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Procris then conceived doubts about her husband, who left his bride at the bridal chamber Procris became convinced that he was serenading a lover. Cephalus, hearing a stirring in the brush and thinking the noise came from an animal, threw the never-erring javelin in the direction of the sound – and Procris was impaled.As she lay dying in his arms, she told him "On our wedding vows, please never marry Eos".In shame Procris fled to the forest, to hunt with Artemis.
The legend of Cephalus and Procris figures twice in Ovid: in the third book of Ars Amatoria and in the seventh book of the Metamorphoses.This article includes a list of Greek mythological figures with the same or similar names.If an internal link for a specific Greek mythology article referred you to this page, you may wish to change the link to point directly to the intended Greek mythology article, if one exists.It could be that Cephalus means the head of the Sun who kills (evaporates) Procris (dew) with his unerring ray or 'javelin'.Cephalus was one of the lovers of the dawn goddess Eos.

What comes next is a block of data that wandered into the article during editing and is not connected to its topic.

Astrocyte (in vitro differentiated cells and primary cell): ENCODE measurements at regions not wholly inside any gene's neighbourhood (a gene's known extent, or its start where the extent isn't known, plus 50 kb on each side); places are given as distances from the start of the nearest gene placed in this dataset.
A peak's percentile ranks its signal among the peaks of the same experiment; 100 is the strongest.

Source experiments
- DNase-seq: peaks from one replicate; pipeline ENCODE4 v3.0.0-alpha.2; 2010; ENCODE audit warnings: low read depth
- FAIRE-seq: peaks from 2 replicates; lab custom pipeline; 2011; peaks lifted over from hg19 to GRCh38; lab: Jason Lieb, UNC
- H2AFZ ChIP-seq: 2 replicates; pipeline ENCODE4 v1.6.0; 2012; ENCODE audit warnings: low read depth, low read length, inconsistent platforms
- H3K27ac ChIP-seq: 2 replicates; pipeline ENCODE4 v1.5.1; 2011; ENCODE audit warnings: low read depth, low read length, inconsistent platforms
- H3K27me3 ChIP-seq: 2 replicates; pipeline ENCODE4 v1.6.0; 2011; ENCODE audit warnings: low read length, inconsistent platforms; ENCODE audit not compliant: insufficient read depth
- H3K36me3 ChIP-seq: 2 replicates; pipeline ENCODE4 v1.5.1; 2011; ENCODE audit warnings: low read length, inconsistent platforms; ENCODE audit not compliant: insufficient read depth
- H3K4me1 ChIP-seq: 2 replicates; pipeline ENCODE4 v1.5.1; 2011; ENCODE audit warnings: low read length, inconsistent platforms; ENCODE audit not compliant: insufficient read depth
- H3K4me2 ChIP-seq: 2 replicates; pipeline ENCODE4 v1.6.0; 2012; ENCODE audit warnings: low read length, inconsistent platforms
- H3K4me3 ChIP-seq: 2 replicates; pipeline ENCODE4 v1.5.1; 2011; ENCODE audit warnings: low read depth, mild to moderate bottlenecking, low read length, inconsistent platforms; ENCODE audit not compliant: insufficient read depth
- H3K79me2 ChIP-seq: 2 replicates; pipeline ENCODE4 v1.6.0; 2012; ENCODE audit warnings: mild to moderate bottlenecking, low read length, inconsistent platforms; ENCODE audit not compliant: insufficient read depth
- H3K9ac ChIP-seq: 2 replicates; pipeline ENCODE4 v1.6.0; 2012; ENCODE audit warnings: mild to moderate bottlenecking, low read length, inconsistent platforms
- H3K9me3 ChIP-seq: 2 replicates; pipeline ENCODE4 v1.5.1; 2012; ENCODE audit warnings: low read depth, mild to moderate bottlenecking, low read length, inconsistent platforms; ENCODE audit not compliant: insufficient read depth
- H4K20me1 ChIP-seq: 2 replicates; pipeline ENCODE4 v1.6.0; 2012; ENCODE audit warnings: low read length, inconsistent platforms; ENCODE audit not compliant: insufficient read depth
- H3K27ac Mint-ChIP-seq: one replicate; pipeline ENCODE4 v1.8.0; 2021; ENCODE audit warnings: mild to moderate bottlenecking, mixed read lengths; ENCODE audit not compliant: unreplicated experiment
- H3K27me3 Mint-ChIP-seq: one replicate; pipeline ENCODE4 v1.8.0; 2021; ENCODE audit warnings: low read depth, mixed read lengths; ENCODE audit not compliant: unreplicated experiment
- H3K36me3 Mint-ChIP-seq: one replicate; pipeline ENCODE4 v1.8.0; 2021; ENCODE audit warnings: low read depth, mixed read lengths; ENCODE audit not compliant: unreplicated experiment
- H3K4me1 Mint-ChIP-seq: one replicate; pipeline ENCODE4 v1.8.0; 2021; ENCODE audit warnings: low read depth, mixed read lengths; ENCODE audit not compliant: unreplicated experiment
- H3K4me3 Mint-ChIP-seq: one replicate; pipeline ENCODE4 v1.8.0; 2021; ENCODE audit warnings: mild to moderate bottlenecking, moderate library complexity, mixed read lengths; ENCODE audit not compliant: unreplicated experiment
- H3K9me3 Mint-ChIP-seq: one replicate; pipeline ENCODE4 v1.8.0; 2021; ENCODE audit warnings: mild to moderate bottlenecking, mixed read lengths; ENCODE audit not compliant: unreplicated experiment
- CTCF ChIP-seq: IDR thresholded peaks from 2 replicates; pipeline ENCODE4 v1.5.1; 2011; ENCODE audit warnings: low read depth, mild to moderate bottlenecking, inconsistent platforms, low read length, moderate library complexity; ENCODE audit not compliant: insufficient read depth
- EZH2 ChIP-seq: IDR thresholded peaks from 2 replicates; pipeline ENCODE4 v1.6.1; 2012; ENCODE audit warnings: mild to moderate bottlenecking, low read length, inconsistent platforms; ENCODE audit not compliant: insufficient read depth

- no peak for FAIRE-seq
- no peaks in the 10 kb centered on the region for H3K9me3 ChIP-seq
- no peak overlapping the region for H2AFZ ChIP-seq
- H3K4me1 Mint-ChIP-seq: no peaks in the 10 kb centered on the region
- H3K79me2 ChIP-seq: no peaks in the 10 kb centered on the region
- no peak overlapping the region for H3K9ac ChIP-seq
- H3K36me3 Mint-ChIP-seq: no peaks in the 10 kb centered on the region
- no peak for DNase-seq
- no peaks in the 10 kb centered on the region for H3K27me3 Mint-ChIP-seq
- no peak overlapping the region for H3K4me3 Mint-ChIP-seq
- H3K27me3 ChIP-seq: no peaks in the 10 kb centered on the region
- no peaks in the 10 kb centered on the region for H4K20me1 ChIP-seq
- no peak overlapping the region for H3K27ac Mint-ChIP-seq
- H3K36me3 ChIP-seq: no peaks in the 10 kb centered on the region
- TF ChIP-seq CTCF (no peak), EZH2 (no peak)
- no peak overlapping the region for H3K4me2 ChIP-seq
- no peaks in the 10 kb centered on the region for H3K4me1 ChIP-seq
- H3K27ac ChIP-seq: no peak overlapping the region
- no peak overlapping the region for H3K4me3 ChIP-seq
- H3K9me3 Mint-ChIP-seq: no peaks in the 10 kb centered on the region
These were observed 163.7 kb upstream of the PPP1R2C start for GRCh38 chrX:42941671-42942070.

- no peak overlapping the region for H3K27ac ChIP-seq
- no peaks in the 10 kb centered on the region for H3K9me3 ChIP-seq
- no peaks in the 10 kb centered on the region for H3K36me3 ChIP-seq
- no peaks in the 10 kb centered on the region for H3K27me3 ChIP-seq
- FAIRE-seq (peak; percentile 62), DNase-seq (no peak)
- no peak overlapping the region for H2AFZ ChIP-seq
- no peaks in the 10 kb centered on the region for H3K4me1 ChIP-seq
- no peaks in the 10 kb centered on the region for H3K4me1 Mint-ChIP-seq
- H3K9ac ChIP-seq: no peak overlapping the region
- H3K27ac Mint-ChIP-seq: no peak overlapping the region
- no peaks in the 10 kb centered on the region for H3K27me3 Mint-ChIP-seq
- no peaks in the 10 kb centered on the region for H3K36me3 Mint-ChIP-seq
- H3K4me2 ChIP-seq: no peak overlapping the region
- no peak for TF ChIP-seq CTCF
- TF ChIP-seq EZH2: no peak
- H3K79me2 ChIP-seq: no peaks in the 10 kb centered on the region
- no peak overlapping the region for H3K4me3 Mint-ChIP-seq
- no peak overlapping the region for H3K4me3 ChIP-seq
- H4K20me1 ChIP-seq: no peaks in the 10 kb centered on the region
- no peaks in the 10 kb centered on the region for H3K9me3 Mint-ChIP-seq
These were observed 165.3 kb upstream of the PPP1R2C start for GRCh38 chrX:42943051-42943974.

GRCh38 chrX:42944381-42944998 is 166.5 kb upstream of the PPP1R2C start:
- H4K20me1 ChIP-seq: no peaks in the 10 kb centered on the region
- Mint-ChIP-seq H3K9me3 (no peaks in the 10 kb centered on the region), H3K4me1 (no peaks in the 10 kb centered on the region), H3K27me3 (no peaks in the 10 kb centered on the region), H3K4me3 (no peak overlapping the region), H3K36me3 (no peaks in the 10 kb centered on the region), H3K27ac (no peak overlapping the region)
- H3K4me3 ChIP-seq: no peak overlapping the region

Sumptuous sacrifices for Cephalus and for Procris are required in the inscribed sacred calendar of Thorikos in southern Attica, dating perhaps to the 430s BCE and published from the stone in 1983. The resistant Cephalus and Eos became lovers, and she bore him a son named Phaethon (not to be confused with the son of the sun-god Helios).